hifinutt likes this.
  7. Brian

    Brian Eating fat, staying slim

    ^ Because its popular to kick private landlords. Plenty in this thread are in favour of beating up landlords while simultaneously complaining about the cost of housing. Clueless.
     
    Mike Reed and hifinutt like this.
  8. Snufkin

    Snufkin pfm Member

    Not clueless, just somewhat fed up with growing inequality.
     
    Ellenor likes this.
  9. MUTTY1

    MUTTY1 Waste of bandwidth

    I wonder how the square the circle in countries like Germany where the culture is biased to renting? Never had problems as a student but there was a period when the advantage was so tilted towards the tenant(me) that it was difficult to find anywhere short term to live. Was a landlord for eight years. Had a costly eviction because the tenants needed to be seen as not voluntarily leaving. Daft for both parties.
     
  10. Brian

    Brian Eating fat, staying slim

    I'm fed of that as well but we need a rental market so we need private landlords. The answer is council housing, not kicking landlords. All that does is bump up costs on the most vulnerable.
     
    hifinutt likes this.
  11. hifinutt

    hifinutt hifinutt

    got a converted flat ... cant hear a peep from downstairs except the odd door banging
     
    AnilS likes this.
  12. hifinutt

    hifinutt hifinutt

    Had long discussion with research guy this week from national landlords association . Explained the many technical difficulties of meeting the epc rules proposed for 2025 like where the heck does someone put a big water tankfor solar heating n a small already crammed 3 bed house [ crammed with stuff and bed linen etc] . and cavity wall in houses with very poor access or none to the machinery .
     
  13. flutteringwow

    flutteringwow I am a sound quality evaluation device

    Do you live in it? and how old are you?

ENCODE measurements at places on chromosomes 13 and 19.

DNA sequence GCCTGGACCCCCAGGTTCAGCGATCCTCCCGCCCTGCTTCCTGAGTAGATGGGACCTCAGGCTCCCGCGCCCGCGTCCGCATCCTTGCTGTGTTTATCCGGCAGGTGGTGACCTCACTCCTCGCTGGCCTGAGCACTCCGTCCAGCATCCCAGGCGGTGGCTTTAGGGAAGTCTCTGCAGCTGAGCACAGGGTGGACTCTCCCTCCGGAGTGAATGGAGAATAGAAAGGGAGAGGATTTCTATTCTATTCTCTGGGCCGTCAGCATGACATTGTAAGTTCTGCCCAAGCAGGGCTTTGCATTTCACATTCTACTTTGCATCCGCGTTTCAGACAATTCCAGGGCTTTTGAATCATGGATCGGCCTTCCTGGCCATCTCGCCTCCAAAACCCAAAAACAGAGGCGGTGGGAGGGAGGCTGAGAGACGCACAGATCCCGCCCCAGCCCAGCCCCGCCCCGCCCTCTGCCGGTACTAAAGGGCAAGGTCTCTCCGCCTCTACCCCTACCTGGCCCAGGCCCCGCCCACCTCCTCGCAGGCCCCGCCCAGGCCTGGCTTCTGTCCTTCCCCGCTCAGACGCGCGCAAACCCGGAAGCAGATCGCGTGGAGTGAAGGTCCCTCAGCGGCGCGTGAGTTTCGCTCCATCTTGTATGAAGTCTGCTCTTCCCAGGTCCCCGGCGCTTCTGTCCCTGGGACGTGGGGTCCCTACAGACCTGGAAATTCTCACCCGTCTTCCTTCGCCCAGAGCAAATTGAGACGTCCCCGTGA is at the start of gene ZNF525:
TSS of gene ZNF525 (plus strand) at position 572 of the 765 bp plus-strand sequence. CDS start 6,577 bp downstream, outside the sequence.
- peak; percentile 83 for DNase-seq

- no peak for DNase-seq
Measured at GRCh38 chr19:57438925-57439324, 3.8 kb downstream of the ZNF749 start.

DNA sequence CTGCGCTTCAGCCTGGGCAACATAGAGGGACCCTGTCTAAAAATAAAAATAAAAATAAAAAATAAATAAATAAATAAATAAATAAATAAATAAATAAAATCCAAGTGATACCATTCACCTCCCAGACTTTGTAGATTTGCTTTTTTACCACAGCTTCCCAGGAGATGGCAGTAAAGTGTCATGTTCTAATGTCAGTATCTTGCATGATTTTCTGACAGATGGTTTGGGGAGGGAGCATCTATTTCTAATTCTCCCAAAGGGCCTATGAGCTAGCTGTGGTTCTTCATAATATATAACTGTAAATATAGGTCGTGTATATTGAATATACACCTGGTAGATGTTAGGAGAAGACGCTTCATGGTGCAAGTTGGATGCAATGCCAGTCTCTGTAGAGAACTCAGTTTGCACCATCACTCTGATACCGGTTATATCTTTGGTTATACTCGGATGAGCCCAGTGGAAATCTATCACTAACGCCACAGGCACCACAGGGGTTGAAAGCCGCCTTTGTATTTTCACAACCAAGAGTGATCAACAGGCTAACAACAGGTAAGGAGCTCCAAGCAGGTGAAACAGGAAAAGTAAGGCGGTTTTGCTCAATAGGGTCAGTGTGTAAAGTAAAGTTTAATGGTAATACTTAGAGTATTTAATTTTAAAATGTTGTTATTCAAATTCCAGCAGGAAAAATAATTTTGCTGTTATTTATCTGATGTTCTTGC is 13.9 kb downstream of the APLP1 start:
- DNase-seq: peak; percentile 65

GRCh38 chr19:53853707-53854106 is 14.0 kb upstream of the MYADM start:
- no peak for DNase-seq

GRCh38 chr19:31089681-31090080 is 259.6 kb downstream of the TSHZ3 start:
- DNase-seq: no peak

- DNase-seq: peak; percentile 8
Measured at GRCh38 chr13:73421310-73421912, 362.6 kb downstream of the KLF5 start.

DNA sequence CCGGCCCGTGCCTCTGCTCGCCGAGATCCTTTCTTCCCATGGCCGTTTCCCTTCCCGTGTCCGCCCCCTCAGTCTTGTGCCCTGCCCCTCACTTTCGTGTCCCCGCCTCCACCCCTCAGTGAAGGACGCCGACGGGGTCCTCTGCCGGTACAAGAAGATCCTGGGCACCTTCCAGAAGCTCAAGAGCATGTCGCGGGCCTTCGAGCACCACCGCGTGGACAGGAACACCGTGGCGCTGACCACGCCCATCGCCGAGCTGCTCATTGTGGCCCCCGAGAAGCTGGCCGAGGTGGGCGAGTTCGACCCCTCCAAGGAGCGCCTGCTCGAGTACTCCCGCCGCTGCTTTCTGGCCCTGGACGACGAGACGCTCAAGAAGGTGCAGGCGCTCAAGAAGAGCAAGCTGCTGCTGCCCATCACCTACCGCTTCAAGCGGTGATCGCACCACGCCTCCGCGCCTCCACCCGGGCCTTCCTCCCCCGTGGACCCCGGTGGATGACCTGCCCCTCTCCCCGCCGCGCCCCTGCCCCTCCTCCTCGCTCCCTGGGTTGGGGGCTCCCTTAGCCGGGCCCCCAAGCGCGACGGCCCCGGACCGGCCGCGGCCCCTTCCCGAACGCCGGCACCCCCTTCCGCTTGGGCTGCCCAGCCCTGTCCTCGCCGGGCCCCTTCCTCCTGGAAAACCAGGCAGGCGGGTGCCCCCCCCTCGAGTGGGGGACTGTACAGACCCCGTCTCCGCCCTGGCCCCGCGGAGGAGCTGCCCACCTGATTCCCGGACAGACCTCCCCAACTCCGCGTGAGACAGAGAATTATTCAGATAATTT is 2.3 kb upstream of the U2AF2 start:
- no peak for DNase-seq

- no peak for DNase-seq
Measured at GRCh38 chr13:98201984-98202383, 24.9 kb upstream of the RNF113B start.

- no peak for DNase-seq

14. hifinutt

    hifinutt hifinutt

    ha still got good hearing !! and yes but not permanently
     
    flutteringwow likes this.
  15. stevec67

    stevec67 pfm Member

    It does indeed depend upon when it was done. Regs changed in the 80s. Prior to that it could be like my house, ie floorboards up and plaster down with only fresh air between. That's fine in one dwelling but no good otherwise.
    I always found flats to be expensive relative to terraced housing of the same size.
     
  16. Ponty

    Ponty pfm Member

    Politics, that’s why. As you say, they want to treat it as a business when it suits them and as something else when it doesn’t. Their meddling potentially makes it better in the long term as there’s less competition and I can’t see demand falling away. Pointless selling anything, it’s income for life albeit a dismal return but with everything else going on, can’t think of much else to put capital into.
     
  17. stevec67

    stevec67 pfm Member

    Dismal return? Maybe you got in at the wrong time. My pal who bought half a dozen BTLs in Leeds in the 90s for loose change now lives on the proceeds and spends her time touring Europe. She says it's just fine.
     
  18. Ponty

    Ponty pfm Member

    Mine are in the SE / SW, where capital values are high. The income in isolation is fine but dismal for the amount of capital tied up. Pointless selling as I don’t fancy a CGT bill.
     
  19. Brian

    Brian Eating fat, staying slim

    Not £££ obviously, but what % are you calling a ‘dismal return’? Current offerings from the bank (robbers) is dismal, if you beat that then what’s the complaint? I see info from Rightmove suggesting many parts of the country see 6-7% return on BTL. In current times that isn’t at all dismal.
     
  20. Brian

    Brian Eating fat, staying slim

    This is probably an example of why people are so keen to kick private landlords.

    What you’re saying is the income is ‘fine’ (means ‘good’) but you want more even though I suspect it’s still better than the bank. In summary, because it’s not making enough you would prefer to sell but you won’t because you don’t want to pay what’s due in tax on the increased value of the property.
     
    Mystic Mac likes this.